Kobe Bryant

Guess What? Kobe Bryant is frustrated with the Lakers, too


Is there anyone around the Lakers — players, coaches, front office people, fans, people who sweep the floors at Staples Center — who isn’t frustrated with the Lakers?

Pau Gasol and Dwight Howard expressed their frustration earlier.

It’s been pretty clear for a while that Kobe Bryant was among the most frustrated of all. After Monday’s Lakers loss to the Bulls Kobe opened up about his feelings to Adrian Wojnarowski of Yahoo Sports and the NBC Sports Network.

“Obviously, this isn’t working,” Bryant told Yahoo! Sports.

“We need to go back to basics,” Bryant said. “We need to put guys in positions to do what they do best. We need to strip it down. Steve Nash is best in pick-and-roll. Pau is best in the post. I’m best from the free-throw line extended down. Let’s go back to basics.

“We’ve got to evaluate what’s going on. Management is looking at it. The players are looking at it. I’m looking at myself. I’m shooting a low percentage right now, and I’ve got to look at that.”

Gasol in the post. Kobe in the post. Is that Mike D’Antoni’s offense?

Kobe’s shooting percentage has dropped as teams have started to focus on him and risk letting the inconsistent Dwight Howard or Pau Gasol beat them. Steve Nash has his moments but is still trying to find his rhythm with this team.

As he has always done, when other struggle Kobe tries to pick up the slack. He takes on more because he believes in himself unwaveringly. So even as his legs get tired and the defenses focus on him he keeps trying. And that means more shots for him. And fewer for Gasol and Howard, as they don’t work for it, demand it.

Kobe will work hard to get the Lakers out of their funk and out of the hole, but the problem is he can’t do it alone. He needs an active Howard and an active Gasol and Mike D’Antoni to modify his system more. He needs the old Nash. He needs help, and he hasn’t gotten it all season.

Spurs to give Tim Duncan, Manu Ginobili Friday night off in Denver

Manu Ginobili, Harrison Barnes, Tim Duncan
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The Spurs are 12-3 and comfortably in second place in the West, they have the best defense in the NBA allowing just 93.8 points per 100 possessions, and they have a top-10 offense to go with it.

So, time to start making sure guys are rested.

That is the first night of a back-to-back, with former Spurs’ assistant coach Mike Budenholzer and his Atlanta Hawks coming to San Antonio on Saturday. Popovich is saving his two veterans for that game.

Duncan and Ginobili have looked like they found the fountain of youth this season. Duncan is taking on less of the offense but has been very efficient in those moments. Ginobili has the impact he did a few years back in his bench role.

What Gregg Popovich cares about is them playing like that come the postseason. So they will rest on Friday.

Brandon Armstrong impersonates Ray Allen (video)

2014 NBA Finals - Game Five
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Ray Allen is retired-ish, but he’ll always be running through screens – in our mind and in this video.

Celtics draft pick Marcus Thornton gets beer dumped on head during Australian game (video)

Marcus Thornton, Will Cherry

The Celtics drafted Marcus Thornton with No. 45 pick in the 2015 NBA draft. That essentially entitled him to the required tender – a one-year contract offer, surely unguaranteed at the minimum.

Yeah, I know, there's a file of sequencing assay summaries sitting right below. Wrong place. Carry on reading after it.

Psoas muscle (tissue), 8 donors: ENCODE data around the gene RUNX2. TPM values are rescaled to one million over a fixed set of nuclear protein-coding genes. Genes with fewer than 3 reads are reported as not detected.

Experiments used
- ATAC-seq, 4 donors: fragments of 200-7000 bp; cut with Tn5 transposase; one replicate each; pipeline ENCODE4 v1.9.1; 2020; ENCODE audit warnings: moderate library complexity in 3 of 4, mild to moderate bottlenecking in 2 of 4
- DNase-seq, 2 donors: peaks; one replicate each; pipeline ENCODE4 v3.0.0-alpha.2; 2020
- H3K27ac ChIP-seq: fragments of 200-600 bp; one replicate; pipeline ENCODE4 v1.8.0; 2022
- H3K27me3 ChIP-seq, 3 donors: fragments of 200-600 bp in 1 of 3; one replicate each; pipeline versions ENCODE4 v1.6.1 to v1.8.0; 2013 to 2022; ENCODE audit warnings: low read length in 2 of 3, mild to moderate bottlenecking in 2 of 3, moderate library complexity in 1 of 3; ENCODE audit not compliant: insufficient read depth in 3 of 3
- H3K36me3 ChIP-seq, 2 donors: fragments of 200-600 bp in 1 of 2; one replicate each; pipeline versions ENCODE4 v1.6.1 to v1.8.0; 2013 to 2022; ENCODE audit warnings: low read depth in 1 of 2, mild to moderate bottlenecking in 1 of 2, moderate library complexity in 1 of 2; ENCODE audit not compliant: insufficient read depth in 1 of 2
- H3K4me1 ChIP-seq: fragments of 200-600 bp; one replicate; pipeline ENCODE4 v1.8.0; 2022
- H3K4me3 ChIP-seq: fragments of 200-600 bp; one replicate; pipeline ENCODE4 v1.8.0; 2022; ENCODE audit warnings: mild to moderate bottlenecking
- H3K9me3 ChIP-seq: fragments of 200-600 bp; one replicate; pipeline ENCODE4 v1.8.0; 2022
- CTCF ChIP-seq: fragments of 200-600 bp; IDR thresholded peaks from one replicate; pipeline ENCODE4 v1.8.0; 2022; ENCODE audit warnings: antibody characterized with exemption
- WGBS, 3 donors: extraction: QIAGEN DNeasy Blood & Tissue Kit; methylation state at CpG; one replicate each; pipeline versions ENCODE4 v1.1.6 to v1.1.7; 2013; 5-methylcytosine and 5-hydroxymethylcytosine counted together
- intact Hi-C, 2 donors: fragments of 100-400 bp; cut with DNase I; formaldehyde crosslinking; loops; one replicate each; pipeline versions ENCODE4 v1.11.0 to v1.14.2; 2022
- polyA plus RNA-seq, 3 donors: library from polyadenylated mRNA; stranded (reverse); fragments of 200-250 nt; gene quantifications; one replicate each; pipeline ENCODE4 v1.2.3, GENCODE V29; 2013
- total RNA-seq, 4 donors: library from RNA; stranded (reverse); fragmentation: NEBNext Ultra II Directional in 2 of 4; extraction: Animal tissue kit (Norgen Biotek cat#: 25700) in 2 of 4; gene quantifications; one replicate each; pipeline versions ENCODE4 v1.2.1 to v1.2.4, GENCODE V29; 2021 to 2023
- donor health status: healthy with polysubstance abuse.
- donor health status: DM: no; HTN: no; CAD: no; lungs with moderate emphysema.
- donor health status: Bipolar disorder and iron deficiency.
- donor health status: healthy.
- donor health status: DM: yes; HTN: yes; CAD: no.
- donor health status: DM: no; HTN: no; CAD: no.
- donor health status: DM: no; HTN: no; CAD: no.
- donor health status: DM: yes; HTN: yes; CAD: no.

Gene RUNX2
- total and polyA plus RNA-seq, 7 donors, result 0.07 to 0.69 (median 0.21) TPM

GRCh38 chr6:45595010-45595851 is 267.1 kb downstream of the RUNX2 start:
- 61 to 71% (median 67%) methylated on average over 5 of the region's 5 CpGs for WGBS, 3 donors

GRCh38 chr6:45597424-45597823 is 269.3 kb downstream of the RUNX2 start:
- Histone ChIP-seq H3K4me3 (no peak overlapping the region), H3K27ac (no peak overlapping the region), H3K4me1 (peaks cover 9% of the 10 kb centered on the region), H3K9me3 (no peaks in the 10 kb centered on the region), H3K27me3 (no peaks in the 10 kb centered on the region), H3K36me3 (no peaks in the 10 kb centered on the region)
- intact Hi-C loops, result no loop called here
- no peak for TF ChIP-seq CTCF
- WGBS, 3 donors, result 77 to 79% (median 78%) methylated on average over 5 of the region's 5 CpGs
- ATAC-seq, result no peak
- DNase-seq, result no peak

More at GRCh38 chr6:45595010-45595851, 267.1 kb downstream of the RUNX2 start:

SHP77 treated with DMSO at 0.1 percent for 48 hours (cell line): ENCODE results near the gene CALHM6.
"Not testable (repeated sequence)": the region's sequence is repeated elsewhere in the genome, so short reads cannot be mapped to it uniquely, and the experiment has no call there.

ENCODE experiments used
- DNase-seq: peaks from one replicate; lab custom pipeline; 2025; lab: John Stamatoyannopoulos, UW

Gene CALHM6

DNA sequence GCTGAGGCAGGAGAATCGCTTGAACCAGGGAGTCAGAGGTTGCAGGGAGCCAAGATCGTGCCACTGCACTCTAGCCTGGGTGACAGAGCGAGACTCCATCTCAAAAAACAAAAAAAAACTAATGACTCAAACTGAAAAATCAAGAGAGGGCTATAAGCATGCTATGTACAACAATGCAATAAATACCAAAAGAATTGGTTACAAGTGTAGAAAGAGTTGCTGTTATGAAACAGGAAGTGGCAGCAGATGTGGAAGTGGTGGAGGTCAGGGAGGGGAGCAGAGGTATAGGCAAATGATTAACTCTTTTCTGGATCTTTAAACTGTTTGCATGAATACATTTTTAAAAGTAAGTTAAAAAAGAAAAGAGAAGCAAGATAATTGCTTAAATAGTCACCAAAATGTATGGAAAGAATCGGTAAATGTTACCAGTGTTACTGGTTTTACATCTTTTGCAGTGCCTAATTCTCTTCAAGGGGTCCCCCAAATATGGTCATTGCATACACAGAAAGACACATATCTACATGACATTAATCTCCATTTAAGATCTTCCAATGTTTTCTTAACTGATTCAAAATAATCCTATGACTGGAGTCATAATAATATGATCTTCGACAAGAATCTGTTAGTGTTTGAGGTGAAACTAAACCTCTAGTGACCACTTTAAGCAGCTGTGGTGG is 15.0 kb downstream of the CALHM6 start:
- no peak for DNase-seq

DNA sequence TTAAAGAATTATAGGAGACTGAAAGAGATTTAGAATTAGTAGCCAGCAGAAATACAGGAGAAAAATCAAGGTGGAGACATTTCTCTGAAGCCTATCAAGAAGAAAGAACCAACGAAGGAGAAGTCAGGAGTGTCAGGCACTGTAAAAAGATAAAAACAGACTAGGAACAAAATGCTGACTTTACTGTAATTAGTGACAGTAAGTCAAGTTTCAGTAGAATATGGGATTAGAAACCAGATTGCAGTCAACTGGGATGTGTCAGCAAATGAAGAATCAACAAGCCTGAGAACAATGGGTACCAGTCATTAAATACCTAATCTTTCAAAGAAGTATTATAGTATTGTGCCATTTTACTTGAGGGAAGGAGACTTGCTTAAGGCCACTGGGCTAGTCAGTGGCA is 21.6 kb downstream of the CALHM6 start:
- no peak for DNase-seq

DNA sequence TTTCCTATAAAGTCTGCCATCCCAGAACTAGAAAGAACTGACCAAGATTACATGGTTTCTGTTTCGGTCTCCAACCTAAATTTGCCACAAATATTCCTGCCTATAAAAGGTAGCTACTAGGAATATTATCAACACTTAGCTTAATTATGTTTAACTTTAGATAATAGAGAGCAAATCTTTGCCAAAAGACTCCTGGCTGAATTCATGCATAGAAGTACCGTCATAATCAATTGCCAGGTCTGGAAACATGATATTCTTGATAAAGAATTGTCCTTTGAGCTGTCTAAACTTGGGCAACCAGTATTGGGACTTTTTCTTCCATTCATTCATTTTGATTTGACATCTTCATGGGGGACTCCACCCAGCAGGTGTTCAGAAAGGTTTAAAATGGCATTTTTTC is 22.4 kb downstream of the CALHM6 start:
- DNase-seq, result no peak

Thornton rejected that, which is almost always a mistake.

Rejecting the tender is a favor to the drafting team, which gets to keep the player’s exclusive rights for a year. If Thornton tries to join the NBA now, he’s stuck negotiating with only the Celtics.

By accepting the tender, the player typically gets one of two outcomes. He either plays on that contract and draws an NBA salary or he gets waived. But even getting waived is better than rejecting the tender, because at least the player becomes a free agent and can negotiate with any team.

Players who reject the tender go to another league and play for less money. In Thornton’s case, that mean Australia.

How’s that going?

(Almost) never reject the required tender as a second-round pick.

Byron Scott says they just have to get Kobe Bryant better looks

Kobe Bryant, Joe Johnson, Byron Scott

Kobe Bryant is averaging 15.2 points a game at age 37. It’s just taking him 16.4 shots per game to get there. After his 1-of-14 shooting performance against the Warriors the other night — with too much isolation and too many plays run just for him — there has been a lot of talk about his shot. With reason, this is his shot chart so far this season.

Kobe shotchart season

So what do the Lakers’ do? Get Kobe to shoot less and get the ball in the hands of the young stars they supposed to be developing more? Nah.

They just need to get Kobe better looks, Scott told the Los Angeles Times.

“I know his mentality is that he can still play in this league,” Scott said. “And we feel the same way….

“Obviously he’s struggling right now with his shot, and I think everybody can see that,” Scott said. “So it’s trying to get him in better position to be able to have an opportunity to knock those shots down on a consistent basis. That’s No. 1.

“I don’t know if it’s his legs. I don’t think so. Again, our conversations are pretty blunt. … He tells me when he is tired and he tells me when he’s not tired. And the last few days, he said he feels great. So, I don’t think it’s a matter of him being tired or his legs being tired. I think it’s a matter of his timing being a little off.”

Yes, how could it be his legs? It’s not like he’s a 37-year-old with more than 55,000 NBA minutes played, and coming off an Achilles rupture and major knee surgery.

Honestly, I hope the Lakers and Kobe find a balance soon, because they have become just hard to watch. And I don’t want Kobe to go out this way.